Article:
Doctors breach blood-brain barrier

By Shen Gao
Staff Writer

A researcher points to a brain scan

(Photo from Sunnybrook.ca)

A team of doctors at Sunnybrook Health Sciences Centre in Toronto, Canada, has successfully breached the blood-brain barrier for the first time, allowing the delivery of chemotherapy drugs into affected regions of the brain of a patient.

The blood-brain barrier is a barrier between the bloodstream and the brain tissues. It is formed by endothelial cells which act as a selectively permeable barrier that only allow the most crucial molecules to pass. Connected by tight junctions, their cells allow water, oxygen, glucose, and some lipid-soluble molecules to pass through by the process of passive diffusion.

Typically, the blood-brain barrier acts as a protective shield against harmful molecules in the bloodstream, preventing them from entering brain tissues and the central nervous system. However, in the cases of brain tumor treatments, this seemingly natural defense actually acts as a hindrance to effective treatments of brain tumors. Many drugs administered into the blood of a patient fails to reach the brain because of this.

The method which the doctors used to breach the blood-brain barrier is no less than groundbreaking.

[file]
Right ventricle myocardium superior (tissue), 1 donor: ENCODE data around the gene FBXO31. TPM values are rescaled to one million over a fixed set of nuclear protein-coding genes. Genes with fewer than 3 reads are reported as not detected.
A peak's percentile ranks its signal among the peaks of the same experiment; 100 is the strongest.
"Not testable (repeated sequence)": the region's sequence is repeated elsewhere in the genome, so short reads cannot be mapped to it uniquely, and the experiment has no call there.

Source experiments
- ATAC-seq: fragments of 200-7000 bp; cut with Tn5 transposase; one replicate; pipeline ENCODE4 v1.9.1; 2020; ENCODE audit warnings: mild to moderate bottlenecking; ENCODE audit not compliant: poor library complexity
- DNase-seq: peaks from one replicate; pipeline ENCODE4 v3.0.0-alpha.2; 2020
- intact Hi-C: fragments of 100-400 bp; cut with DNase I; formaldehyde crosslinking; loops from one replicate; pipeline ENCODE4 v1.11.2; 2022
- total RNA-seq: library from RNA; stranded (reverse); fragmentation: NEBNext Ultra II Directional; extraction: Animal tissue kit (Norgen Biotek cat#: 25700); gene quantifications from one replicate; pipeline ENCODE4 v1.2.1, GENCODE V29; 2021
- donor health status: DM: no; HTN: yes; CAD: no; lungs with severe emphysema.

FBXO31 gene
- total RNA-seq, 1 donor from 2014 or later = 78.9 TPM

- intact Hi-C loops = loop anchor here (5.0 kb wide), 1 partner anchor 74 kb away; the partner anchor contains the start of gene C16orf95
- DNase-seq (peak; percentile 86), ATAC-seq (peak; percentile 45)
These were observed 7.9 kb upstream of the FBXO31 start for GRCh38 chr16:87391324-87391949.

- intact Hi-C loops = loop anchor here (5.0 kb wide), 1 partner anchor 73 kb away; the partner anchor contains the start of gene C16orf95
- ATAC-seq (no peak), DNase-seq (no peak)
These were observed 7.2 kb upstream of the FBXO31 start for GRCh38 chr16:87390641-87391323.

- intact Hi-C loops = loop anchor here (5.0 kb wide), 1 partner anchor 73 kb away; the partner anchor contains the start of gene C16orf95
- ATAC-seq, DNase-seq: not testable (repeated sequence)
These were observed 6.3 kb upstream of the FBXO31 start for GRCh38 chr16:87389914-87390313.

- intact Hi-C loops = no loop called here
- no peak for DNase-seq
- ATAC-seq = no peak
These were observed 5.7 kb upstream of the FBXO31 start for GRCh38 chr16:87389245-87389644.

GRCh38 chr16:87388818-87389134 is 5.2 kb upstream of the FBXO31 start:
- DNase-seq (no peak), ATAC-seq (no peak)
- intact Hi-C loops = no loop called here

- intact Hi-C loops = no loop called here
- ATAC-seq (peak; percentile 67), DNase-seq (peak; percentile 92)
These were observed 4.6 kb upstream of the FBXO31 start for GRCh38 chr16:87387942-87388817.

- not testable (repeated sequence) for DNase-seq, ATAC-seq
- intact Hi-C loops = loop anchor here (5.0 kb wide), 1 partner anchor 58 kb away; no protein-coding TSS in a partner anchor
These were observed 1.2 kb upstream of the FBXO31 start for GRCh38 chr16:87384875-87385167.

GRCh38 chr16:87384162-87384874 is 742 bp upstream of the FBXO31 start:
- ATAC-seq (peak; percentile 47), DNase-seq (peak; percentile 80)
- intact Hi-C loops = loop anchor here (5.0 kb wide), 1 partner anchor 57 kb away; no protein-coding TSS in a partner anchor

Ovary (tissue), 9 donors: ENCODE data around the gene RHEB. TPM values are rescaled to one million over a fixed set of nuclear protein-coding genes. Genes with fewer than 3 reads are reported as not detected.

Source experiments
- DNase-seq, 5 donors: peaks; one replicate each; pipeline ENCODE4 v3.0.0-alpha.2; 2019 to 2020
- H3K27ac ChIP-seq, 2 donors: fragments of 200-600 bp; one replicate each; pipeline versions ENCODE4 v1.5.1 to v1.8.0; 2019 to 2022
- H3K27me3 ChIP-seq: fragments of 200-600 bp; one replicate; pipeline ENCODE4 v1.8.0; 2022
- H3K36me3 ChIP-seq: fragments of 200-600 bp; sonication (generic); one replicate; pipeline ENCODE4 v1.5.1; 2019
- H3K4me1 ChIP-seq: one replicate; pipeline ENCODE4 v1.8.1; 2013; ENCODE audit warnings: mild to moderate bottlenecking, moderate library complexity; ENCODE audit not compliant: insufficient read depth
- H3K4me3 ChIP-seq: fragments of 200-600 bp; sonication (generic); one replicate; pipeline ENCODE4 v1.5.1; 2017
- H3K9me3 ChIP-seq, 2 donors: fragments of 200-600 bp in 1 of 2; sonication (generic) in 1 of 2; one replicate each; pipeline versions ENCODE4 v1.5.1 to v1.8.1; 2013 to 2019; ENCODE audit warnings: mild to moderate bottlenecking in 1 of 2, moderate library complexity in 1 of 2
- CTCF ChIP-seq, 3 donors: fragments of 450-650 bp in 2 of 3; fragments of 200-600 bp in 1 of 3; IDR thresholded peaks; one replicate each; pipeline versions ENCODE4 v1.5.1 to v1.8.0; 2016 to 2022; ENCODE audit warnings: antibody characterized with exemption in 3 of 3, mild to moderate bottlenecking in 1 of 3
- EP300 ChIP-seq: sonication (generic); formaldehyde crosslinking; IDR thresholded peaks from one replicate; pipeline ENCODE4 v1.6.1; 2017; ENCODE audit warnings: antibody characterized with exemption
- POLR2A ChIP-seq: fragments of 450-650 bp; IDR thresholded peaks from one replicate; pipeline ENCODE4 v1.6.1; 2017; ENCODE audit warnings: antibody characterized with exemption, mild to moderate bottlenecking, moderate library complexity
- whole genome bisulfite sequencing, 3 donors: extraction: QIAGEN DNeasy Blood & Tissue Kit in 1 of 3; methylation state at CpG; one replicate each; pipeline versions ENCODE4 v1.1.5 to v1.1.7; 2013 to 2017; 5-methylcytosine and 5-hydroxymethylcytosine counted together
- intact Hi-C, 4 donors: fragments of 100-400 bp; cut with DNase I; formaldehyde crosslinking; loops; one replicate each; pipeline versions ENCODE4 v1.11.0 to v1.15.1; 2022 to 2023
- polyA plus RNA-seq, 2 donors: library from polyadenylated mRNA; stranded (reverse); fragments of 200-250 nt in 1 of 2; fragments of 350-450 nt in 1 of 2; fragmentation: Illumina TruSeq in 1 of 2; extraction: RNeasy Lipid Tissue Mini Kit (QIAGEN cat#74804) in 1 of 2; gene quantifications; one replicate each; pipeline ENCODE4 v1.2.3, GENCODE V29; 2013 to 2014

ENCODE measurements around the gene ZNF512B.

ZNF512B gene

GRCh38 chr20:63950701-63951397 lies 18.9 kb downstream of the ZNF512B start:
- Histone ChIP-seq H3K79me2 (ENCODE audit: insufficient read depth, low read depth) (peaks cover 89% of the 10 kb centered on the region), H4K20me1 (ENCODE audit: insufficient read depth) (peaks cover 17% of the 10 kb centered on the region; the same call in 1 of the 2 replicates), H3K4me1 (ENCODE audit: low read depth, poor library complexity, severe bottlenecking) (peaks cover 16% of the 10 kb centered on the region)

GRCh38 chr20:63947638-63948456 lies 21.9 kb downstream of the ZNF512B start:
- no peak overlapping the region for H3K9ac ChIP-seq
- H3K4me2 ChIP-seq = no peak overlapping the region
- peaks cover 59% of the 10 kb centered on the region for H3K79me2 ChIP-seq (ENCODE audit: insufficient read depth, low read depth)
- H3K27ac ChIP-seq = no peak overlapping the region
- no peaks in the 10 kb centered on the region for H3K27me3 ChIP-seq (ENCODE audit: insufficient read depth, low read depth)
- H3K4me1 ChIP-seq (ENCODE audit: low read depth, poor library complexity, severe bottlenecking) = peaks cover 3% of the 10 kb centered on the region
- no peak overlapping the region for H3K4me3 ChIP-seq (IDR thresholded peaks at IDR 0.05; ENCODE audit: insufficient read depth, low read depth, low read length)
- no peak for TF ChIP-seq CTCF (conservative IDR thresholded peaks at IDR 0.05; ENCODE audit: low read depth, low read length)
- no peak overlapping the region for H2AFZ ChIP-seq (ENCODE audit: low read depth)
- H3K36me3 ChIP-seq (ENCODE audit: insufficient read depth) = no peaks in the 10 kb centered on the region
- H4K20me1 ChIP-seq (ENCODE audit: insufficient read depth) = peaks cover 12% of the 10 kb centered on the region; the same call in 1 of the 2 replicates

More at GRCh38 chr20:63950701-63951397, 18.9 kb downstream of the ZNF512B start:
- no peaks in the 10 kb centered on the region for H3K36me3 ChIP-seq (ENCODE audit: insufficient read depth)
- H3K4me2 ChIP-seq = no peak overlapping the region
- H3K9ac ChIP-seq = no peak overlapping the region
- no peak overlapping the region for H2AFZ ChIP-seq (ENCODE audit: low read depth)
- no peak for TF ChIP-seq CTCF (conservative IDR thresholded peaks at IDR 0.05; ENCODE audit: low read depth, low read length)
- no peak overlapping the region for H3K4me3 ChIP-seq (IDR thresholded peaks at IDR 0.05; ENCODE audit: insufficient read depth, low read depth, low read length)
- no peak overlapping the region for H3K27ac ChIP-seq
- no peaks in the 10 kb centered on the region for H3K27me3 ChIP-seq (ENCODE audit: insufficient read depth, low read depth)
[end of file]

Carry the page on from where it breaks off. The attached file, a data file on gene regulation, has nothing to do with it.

The team delivered chemotherapy drugs to the bloodstream of a patient with a malignant brain tumor. Subsequently, microbubbles smaller than red blood cells were infused through and passed through the patient’s blood circulation. Doctors then used MRI-guided low-intensity ultrasound in the affected areas of the patient’s brain, targeting the blood-brain barrier by the tumor.

The sonication caused by the ultrasound interact with the air bubbles, compressing and expanding them, causing them to loose the junctions between the endothelial cells.

When the barrier was temporarily opened, the chemotherapy drugs flowed through successfully.

“This technique will open up new opportunities to deliver potentially much more effective treatments to the targeted areas,” said Dr. Todd Mainprize, an Assistant Professor in the Division of Neurosurgery at the University of Toronto.

Within a day after this procedure, the tumor and some surrounding tissues were extracted surgically to be analyzed – the differences in the concentration of chemotherapy were measured, in order to get an idea of how effective this treatment truly was.

It is believed that with the success of this procedure, doctors may explore more options to better treat other illnesses associated with the brain, like Alzeimer’s disease and some psychiatric conditions.

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